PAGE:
SEOUL, South Korea — South Korea on Thursday received its first supply of Pfizer’s COVID-19 antiviral tablets to treat patients with mild or moderate symptoms.
Health officials have described Paxlovid pills as a potentially important tool for suppressing hospitalizations and deaths, as the country prepares for another potential surge in infections caused by the infectious omicron variant.
South Korea’s initial supplies are sufficient to support the required five-day treatment cycles for 21,000 people. Officials say another batch of pills, enough to provide the five-day training sessions for 10,000 people, will arrive by the end of January.
Workers were seen unloading containers of tablets from a plane at Incheon International Airport. The pills will be transported to a drug warehouse in central South Korea before being given to patients across the country from Friday.
Because supplies of Paxlovid will initially be tight amid global shortages, the pills will initially be available only to patients 65 years of age or older who are being treated at home or in shelters for mild or moderate symptoms.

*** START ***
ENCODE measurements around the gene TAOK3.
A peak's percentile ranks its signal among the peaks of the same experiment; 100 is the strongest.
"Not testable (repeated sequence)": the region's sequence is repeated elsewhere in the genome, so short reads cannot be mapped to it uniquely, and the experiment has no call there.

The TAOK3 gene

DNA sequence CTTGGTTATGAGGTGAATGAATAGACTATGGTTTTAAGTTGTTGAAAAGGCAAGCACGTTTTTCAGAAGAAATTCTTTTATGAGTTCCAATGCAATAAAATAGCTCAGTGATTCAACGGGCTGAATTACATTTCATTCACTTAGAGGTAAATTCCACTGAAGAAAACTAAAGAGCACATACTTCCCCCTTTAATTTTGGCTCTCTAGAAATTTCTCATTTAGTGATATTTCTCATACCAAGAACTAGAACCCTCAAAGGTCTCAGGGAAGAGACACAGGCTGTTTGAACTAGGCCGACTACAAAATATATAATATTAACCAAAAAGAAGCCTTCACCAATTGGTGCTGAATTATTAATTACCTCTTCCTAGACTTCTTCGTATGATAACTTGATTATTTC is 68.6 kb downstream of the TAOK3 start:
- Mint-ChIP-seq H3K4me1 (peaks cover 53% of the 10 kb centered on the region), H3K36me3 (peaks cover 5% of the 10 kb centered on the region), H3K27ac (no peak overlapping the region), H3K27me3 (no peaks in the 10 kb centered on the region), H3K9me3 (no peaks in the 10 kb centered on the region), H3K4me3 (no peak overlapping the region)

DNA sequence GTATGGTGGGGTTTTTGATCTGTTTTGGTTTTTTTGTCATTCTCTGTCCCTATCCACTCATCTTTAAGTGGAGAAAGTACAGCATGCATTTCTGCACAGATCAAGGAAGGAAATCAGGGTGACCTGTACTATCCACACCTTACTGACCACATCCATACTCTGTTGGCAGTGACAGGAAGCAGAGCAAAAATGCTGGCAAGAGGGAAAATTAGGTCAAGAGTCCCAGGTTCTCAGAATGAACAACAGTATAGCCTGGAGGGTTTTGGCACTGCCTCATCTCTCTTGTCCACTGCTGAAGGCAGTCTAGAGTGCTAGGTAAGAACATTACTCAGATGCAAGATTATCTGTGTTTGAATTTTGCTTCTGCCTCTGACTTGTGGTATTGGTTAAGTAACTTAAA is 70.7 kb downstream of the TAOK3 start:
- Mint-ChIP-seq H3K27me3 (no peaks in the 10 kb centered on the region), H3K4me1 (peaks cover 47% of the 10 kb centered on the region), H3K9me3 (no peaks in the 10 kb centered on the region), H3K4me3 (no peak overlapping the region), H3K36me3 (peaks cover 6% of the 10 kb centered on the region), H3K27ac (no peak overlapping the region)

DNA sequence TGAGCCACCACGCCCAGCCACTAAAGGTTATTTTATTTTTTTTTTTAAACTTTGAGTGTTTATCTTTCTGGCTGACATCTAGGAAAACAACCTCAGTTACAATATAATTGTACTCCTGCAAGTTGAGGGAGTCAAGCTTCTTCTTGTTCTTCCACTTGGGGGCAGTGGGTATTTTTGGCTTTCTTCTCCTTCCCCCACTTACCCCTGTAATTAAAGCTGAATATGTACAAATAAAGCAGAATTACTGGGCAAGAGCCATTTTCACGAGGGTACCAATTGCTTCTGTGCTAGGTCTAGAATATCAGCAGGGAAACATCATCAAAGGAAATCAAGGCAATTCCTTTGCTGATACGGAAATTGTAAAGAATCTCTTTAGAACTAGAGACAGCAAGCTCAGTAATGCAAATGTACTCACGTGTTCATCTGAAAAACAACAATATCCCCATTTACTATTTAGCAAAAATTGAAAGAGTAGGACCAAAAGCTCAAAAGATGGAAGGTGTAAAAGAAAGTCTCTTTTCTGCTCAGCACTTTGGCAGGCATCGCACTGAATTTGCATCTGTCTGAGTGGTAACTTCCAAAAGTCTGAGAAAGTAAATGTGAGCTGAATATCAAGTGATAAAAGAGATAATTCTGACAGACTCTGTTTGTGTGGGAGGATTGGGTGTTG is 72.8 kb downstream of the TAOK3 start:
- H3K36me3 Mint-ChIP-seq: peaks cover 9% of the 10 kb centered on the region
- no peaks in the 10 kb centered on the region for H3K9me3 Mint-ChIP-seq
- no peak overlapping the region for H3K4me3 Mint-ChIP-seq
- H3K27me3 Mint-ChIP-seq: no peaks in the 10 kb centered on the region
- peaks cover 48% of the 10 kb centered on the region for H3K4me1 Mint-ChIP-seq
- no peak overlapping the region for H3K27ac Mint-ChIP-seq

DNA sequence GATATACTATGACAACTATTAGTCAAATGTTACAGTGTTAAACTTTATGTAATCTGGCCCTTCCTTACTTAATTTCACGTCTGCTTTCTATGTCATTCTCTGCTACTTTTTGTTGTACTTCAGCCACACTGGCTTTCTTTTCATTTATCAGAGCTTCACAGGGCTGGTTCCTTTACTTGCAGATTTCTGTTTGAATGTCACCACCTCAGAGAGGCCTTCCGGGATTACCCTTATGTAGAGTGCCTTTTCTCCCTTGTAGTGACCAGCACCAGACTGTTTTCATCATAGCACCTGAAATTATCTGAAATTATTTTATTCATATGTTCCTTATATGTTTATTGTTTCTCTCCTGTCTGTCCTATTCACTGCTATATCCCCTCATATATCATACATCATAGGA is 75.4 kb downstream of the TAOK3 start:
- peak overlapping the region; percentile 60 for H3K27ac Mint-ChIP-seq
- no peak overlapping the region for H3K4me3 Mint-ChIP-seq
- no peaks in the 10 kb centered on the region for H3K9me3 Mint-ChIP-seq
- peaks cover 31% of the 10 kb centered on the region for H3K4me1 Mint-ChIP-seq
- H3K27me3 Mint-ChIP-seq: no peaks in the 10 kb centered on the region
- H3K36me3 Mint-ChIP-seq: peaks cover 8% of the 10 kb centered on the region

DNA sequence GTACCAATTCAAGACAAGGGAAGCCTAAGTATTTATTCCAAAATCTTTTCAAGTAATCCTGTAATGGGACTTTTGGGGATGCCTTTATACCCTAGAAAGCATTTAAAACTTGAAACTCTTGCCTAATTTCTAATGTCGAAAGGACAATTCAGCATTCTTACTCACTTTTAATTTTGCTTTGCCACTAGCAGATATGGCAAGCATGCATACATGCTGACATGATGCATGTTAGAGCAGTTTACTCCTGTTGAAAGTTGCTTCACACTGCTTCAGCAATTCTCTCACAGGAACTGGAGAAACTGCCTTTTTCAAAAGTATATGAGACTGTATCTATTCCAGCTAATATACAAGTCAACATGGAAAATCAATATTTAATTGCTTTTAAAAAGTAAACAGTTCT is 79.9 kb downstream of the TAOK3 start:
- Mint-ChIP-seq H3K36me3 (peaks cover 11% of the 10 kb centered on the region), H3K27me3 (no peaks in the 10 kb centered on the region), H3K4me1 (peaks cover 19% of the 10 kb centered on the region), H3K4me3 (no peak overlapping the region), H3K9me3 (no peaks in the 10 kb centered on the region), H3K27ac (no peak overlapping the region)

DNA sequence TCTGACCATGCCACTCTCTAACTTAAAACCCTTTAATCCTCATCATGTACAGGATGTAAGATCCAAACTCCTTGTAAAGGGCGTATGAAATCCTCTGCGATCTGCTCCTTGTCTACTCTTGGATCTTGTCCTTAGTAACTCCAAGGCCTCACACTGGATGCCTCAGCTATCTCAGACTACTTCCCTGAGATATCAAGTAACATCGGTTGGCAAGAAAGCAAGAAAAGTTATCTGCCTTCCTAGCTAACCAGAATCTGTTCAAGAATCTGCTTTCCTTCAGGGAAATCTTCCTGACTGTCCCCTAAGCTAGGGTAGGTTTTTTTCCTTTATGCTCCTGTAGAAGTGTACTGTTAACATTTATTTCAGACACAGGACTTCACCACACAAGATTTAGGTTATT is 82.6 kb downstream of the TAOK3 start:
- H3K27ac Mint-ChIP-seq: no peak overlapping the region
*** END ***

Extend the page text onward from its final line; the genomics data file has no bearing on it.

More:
“In clinical trials, this drug has been shown to reduce the risk of hospitalization or death by 88%, so we hope for a similar level of efficacy (in the real world),” said Lim Suk Young, a senior official in Korea. Agency for Disease Control and Prevention.
South Korea’s Ministry of Food and Drug Safety is also reviewing whether to grant emergency use authorization for Merck’s COVID-19 antiviral pill, Molnupiravir.
South Korea in recent months has suffered a devastating delta-driven surge that has caused a spike in hospitalizations and deaths, but transmission slowed after officials imposed strict virus restrictions in the country in mid-December. The rules include a ban on private social gatherings of five or more people across the country and a requirement that restaurants, cafes, gyms and karaoke venues close by 9pm.
But officials say the virus may regain speed in the coming weeks due to the spread of the Omicron variant, which is likely to become the dominant strain in the country by the end of this month. About 12% of confirmed infections last week were from the Omicron strain, which he said could account for more than 50% of cases within a week or two, Sun Youngrai, a senior health ministry official, said.
Kuwait’s Civil Aviation Control Authority reported 4,167 new cases of the virus on Thursday, including 391 cases of international passengers. Officials say nearly 90% of cases linked to international passengers have been omicron cases.
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